T Nation

Who Else Sucks at Reps


585 deadlift a month ago, first week of 5 3 1 and I get 450 x 6. Next week 475 x 5. Maybe six or seven in the tank if I pushed.
For app 12 years I did a westside style conjugated approach when I was able to lift.

Example, deadlift style movement 45 x 5, 135 x 2,3, 185, 225 x 1-2, 275,315,365,405,455 x 1, 500+ x 1, 1 or two sets. This took me from mid 400s to 585.

Notice the lack of reps. Other lift maxes for reference: 4" deficit 500, 1st pin pull 545, against doubled minis, 410-430.
Max dl, 585.

Word to the wise, nothing works forever. I'm weak now at reps, but strong high end. I'm hoping reps gets me 15-50 pounds over 3-12 months. But you you 5 3 1 guys, after some time you might need a few cycles of heavy singles. Then the reps and so forth.

Btw, when I started I did an approach like 5 3 1 with good results. This was 1981-1988 for reference .


Elementary knowledge. Principle of Specificity.

Train a lot of low reps, and you become good at them. Train a lot of high reps, and you become good at them.


Yes, and sort of. In my experience more experienced lifters can bring more horsepower, or they have a higher top end. For instance s guy who has pulled 500+ a few hundred times or more might have a higher top end than a guy with strength levels close to him who recently got there. Maybe.

But hard work is hard work and I'm hoping it pays off with more on the top end.

There's also this: you increase your top end, you will increase your reps to some degree. If you do 500 x 1 for a max and you're now at 550, sure your max will be up.


Yeah, I've noticed that too with 5-3-1 after doing Westside for about 3 years. However, to save my joints, I cycle my workouts anyway -- almost following Tate's year breakdown.


Yep, lifting heavy stuff works, you just need to organize it for yourself do it jeeps working.


This happened to me when I switched from about 10 years of Westside style training to 5/3/1. I particularly sucked on the deadlift reps for some reason (bench and squat were okay). This is also why I don't think resetting as soon as you start struggling to hit the prescribed reps on 5/3/1 makes sense for someone that competes. I, for one, need to ensure my body remembers how to strain with 95%+ on the bar. If I reset my maxes on 5/3/1 when I hit weights on my 5/3/1 week where I couldn't double or triple the last set I'd never get to 95% (and I'm talking about 95% of my true max). High end singles every now and again are necessary to keep that ability to strain with near max weights.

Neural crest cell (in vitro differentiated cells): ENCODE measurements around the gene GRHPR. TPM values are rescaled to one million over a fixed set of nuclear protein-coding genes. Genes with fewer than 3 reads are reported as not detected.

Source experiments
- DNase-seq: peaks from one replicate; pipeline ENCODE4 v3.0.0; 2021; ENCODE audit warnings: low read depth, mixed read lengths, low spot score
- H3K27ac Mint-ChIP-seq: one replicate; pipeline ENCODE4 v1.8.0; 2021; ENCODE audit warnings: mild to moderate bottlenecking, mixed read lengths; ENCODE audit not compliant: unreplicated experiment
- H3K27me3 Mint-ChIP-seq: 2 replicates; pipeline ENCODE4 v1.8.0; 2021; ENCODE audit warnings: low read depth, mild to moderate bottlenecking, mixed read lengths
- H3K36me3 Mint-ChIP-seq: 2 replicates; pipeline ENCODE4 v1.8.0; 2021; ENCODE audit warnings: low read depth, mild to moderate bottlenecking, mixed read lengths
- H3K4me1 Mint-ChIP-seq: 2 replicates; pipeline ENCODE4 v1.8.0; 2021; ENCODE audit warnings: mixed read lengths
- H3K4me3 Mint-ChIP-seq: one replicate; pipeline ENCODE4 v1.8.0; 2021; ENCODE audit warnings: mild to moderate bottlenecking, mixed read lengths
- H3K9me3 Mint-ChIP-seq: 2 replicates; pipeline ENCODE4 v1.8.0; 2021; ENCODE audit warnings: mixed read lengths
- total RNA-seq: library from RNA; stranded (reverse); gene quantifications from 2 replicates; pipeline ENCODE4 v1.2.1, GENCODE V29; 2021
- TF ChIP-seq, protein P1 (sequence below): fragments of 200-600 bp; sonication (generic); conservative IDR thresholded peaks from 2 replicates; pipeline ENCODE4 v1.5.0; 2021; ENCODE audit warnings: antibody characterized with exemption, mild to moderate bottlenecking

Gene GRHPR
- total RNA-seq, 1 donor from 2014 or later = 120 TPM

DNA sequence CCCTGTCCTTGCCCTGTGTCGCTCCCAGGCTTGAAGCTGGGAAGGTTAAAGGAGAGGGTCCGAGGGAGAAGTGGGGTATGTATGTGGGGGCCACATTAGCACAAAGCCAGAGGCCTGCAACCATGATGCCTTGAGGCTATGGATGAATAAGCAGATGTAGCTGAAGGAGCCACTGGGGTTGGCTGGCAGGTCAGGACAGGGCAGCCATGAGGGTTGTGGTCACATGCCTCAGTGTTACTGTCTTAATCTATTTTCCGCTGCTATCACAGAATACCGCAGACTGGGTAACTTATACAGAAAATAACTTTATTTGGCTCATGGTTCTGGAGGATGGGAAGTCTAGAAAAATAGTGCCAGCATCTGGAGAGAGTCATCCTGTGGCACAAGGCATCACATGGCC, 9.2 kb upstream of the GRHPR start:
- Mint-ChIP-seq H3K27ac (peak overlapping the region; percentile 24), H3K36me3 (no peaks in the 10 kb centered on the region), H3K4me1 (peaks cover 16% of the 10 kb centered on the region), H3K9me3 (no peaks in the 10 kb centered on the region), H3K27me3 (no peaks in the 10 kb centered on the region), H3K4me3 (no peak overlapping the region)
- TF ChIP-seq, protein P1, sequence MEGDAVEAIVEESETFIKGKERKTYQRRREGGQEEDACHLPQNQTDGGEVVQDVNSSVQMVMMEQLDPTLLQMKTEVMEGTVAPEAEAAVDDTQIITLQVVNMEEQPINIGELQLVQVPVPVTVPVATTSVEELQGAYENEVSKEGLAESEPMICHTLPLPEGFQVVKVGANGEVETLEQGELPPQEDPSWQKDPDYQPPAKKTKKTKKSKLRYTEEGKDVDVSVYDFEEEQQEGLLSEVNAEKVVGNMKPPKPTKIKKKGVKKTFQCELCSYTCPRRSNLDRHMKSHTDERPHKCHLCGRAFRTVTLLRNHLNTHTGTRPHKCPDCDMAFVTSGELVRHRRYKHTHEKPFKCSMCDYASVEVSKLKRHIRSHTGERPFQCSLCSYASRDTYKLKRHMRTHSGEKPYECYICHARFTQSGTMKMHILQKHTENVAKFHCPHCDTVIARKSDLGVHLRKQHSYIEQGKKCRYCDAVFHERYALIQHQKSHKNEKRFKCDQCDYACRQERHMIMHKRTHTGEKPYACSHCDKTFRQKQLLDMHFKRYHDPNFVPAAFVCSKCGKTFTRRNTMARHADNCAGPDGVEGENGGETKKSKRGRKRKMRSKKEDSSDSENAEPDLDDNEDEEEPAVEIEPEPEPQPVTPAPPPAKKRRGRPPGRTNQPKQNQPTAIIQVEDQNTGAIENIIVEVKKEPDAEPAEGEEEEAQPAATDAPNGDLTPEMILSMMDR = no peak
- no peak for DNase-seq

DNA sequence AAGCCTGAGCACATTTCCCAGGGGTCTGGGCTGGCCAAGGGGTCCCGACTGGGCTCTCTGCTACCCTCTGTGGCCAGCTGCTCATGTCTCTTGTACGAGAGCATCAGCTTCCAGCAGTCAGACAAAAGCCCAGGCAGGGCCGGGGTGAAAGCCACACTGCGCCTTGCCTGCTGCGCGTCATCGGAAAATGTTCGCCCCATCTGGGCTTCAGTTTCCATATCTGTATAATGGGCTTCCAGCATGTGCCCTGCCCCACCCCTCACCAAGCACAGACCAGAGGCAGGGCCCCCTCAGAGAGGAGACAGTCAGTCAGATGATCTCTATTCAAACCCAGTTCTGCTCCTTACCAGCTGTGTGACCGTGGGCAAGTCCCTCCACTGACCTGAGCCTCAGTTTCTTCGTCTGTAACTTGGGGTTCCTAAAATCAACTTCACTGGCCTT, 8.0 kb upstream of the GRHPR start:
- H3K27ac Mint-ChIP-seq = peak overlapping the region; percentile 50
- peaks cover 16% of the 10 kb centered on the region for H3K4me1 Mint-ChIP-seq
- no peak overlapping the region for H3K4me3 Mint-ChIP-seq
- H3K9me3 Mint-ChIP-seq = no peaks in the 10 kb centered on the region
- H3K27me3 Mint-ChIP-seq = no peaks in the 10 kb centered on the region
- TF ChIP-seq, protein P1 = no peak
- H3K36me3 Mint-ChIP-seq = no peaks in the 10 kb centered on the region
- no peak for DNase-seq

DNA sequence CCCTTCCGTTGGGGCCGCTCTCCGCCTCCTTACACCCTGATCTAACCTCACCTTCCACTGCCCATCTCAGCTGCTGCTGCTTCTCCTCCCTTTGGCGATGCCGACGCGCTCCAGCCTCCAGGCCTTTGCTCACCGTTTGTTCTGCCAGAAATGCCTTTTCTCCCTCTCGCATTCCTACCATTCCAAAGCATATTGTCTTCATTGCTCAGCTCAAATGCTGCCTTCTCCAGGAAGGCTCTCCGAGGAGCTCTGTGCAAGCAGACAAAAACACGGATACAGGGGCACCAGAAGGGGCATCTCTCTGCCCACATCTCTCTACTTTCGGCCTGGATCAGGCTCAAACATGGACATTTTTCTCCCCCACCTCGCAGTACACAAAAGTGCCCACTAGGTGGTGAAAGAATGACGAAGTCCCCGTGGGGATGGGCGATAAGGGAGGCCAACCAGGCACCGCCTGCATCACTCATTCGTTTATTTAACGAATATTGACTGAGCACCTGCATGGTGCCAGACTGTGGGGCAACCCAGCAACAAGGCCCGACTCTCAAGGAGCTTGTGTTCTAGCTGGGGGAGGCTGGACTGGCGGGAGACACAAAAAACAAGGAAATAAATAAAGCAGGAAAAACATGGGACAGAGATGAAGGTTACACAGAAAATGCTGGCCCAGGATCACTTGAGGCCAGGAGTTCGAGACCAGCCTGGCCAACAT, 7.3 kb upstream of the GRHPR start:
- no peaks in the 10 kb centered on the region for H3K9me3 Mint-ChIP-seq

Yep Burt. You have to know where you're at. If you're at 315 it's different than 600.


275x7 RM squat vs. >345 Max


i've noticed this as well, sets of 1-3 are fine, but 4+ with any decent weight seems to be way harder than it should be.


I agree ( to a degree ) , however fact IS that the use of low rep/heavy load whilst instilling form and feel for the heavy loads , will see one maximise their F/T muscle fibre activation & subsequent fatigue thereof ( Fast twitch being responsible for explosive high effort but being of low endurance & slow recovering ) but not the slower/intermediete twitch fibre type ( responsible for more endurance based / higher rep training format and being of quicker recovery than the aforementioned FT fibres )
Whilst utilising a somewhat higher rep format with lower/moderate load one will realise more activation in these intermediate/slow twitch fibres , however unless the effort is high ( over 85% ) then the FT fibre activation will not be optimal & in the long term strength can/will suffer as a result.
We all vary in our share of fibre type , some individuals being F/T dominant ( elite level sprinters , powerlifters , Oly lifters etc ) others being predominately Slow/intermediete ( marathon runners etc ) .... and obviously the in betweeners who have a fair share of both.
Obviously for purposes of powerlifting one should be focusing primarily on explosive low rep/high effort ( F/T fibre / HTMU orientated training ) and instilling form , but the slow/intermediete type fibres also have a role to play , as during maximum effort ALL fibre type is activated ( but ST & Intermediete not optimally ), the degree of activation being determined by the degree of effort.

One way of optimising all fibre type in powerlifting training is to use a low rep/heavy load format thru the warm up stage and obviously into our working sets at our desired % of effort , then use a drop back set that allows the performance of 8+ reps at the conclusion.

This type of format will see activation of ALL fibre type ( & Motor untits ) without compromising the need for heavy load/low reps in training , and is more of an energy saver than the typical pyramid of reps ( high-low ) that some may feel the need to perform in order to reach their desired % of resistance.

Best wishes , T.


So go heavy or go explosive with the main lift of the wo, then go high reps with it is what you're suggesting?


Each rep light/heavy in resistance from warm up to working sets SHOULD be explosive during the concentric phase when performing any of the powerlifts ( & sets should be of low rep format ) , but YES a drop off set of 8+ reps after your working set(s) is adventageous to near optimising ALL mu`s and subsequent fibres without negating ones strength prior to or during the working sets of your main lift.



Very true Turpin, I was just kind of lazy. It's easier to pull one hard one, haha!


LOL Too true , I am/was as guilty at letting my ego run the show for me and low reps were ( still are to a degree ) my mainstay .
Its always very easy to over analyse ones training ( HTMUs , Fast twitch , slow twitch etc ) However if more trainees were to learn the basics of the nature of adaptative / physiological response to exercise performance then I feel progress for the majority would be more forthcoming.